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Nintendo settles five-year court battle with White Cat Project developers

Colopl are ordered to pay for future use of Nintendo’s patents
Nintendo settles five-year court battle with White Cat Project developers

After a five-year lawsuit, Nintendo has settled a patent infringement lawsuit against the developers of White Cat Project, Colopl.

In a statement on the company’s website, Nintendo has confirmed that Colopl has agreed to pay an undisclosed amount and will commit to paying for future licensing of Nintendo’s patents.

Nintendo’s allegations of copyright infringement date as far back as September 2016. After a series of unresolved complaints to Colopl, Nintendo eventually filed a lawsuit against the developer in 2018 for $350,000 alleging five infringed patents.

According to Siliconera, the final settlement amount Nintendo requested has ostensibly raised to total over ¥3.3 billion ($30 million).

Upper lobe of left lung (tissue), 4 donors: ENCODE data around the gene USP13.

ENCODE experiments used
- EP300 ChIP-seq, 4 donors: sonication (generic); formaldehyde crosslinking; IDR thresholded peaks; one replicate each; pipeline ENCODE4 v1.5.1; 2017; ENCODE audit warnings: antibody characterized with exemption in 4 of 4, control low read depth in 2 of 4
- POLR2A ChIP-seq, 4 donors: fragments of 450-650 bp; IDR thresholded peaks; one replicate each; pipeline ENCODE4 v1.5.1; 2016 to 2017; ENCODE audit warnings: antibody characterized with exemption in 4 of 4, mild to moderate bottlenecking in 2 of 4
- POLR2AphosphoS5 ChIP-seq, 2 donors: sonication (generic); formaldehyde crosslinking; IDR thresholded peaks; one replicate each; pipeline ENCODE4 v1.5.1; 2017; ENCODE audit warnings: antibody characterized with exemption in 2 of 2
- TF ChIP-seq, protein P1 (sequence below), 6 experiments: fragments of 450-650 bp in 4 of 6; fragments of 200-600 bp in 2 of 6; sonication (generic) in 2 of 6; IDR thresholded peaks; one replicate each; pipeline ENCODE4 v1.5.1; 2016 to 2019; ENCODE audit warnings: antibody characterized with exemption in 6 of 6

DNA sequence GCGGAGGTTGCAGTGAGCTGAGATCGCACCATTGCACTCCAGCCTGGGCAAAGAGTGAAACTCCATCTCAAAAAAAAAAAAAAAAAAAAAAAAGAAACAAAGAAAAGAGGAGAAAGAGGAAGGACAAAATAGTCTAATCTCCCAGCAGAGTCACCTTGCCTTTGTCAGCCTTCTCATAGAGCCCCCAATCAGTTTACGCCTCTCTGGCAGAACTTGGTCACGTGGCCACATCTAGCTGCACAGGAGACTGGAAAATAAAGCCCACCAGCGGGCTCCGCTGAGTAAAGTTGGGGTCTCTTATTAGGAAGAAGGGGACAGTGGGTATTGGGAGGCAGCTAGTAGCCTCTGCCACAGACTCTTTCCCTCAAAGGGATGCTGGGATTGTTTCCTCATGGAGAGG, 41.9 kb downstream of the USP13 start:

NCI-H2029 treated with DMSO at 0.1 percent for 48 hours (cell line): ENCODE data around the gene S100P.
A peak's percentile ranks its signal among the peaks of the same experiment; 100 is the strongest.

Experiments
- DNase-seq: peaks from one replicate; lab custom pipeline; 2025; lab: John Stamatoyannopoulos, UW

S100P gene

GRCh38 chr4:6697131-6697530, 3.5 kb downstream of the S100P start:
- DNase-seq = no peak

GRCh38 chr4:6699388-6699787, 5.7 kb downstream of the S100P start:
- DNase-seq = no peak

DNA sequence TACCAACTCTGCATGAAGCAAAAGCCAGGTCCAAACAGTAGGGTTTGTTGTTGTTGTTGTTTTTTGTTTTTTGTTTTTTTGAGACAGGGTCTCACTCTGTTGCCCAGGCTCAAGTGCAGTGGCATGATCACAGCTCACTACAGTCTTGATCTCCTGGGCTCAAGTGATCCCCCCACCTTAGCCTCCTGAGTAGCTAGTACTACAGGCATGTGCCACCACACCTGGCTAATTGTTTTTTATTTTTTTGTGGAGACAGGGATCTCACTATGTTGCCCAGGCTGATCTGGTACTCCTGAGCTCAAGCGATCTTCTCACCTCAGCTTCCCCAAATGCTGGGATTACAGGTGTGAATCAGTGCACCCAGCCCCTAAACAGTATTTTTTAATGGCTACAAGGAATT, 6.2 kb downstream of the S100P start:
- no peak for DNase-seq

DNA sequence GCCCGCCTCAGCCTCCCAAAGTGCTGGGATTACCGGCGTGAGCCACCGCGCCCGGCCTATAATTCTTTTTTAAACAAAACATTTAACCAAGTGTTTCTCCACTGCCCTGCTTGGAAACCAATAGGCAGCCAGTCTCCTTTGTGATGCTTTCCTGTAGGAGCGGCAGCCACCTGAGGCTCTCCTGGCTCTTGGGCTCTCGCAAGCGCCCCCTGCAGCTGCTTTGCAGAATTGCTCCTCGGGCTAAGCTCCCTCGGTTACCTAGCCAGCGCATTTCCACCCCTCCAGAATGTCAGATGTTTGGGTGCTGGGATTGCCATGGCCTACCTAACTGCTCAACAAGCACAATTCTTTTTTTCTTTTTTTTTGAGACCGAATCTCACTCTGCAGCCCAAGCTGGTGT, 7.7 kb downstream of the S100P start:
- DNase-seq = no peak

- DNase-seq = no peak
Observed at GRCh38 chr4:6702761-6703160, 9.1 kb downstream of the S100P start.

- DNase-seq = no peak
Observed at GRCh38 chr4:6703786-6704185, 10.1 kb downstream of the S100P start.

The five patents that Colopl are said to have infringed include touch-screen joystick functionality, multiplayer connectivity, confirmation screens in sleep mode, character attacks based on touch input locations and a shadow effect placed on characters hidden behind the game’s geometry.

Half a decade

At the time, in spite of the ongoing lawsuit, it was reported that Nintendo was still happy to let Colopl release a sequel to White Cat Project on the Nintendo Switch. Due to delays, however, the game has still not yet been released on the Switch with the release expected in the future.

In the past, Colopl attempted to scale White Cat Project overseas, renamed as Colopl Rune Story. The western adaptation of the game did not perform as well and was ultimately shut down in 2016.

The game still maintains a strong player base in Japan and has featured collaborations with popular animated series. In addition, White Cat Project has received an animated series itself.

Dr. Mario World has proven to be Nintendo’s worst mobile game to date, generating only $14 million in the two years since release. The game will be subsequently shut down on October 31st, 2021.